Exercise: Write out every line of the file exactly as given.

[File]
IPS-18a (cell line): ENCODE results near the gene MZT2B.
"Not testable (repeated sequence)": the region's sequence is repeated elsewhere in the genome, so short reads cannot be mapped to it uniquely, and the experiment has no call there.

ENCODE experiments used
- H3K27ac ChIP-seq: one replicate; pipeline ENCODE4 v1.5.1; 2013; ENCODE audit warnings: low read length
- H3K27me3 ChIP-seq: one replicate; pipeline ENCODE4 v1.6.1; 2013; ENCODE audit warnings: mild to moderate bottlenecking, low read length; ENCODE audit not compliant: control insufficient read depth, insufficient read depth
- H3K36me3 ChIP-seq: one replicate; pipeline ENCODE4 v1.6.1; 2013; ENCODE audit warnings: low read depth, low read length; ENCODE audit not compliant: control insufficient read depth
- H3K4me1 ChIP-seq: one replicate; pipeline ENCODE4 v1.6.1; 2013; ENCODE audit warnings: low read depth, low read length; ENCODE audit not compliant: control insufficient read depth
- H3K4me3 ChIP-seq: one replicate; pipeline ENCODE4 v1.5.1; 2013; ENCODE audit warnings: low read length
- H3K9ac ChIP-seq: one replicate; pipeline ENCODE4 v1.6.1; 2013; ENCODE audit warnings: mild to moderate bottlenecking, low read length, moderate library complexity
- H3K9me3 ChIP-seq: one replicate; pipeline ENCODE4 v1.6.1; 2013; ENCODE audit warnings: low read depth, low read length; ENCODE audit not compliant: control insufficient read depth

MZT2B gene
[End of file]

IPS-18a (cell line): ENCODE results near the gene MZT2B.
"Not testable (repeated sequence)": the region's sequence is repeated elsewhere in the genome, so short reads cannot be mapped to it uniquely, and the experiment has no call there.

ENCODE experiments used
- H3K27ac ChIP-seq: one replicate; pipeline ENCODE4 v1.5.1; 2013; ENCODE audit warnings: low read length
- H3K27me3 ChIP-seq: one replicate; pipeline ENCODE4 v1.6.1; 2013; ENCODE audit warnings: mild to moderate bottlenecking, low read length; ENCODE audit not compliant: control insufficient read depth, insufficient read depth
- H3K36me3 ChIP-seq: one replicate; pipeline ENCODE4 v1.6.1; 2013; ENCODE audit warnings: low read depth, low read length; ENCODE audit not compliant: control insufficient read depth
- H3K4me1 ChIP-seq: one replicate; pipeline ENCODE4 v1.6.1; 2013; ENCODE audit warnings: low read depth, low read length; ENCODE audit not compliant: control insufficient read depth
- H3K4me3 ChIP-seq: one replicate; pipeline ENCODE4 v1.5.1; 2013; ENCODE audit warnings: low read length
- H3K9ac ChIP-seq: one replicate; pipeline ENCODE4 v1.6.1; 2013; ENCODE audit warnings: mild to moderate bottlenecking, low read length, moderate library complexity
- H3K9me3 ChIP-seq: one replicate; pipeline ENCODE4 v1.6.1; 2013; ENCODE audit warnings: low read depth, low read length; ENCODE audit not compliant: control insufficient read depth

MZT2B gene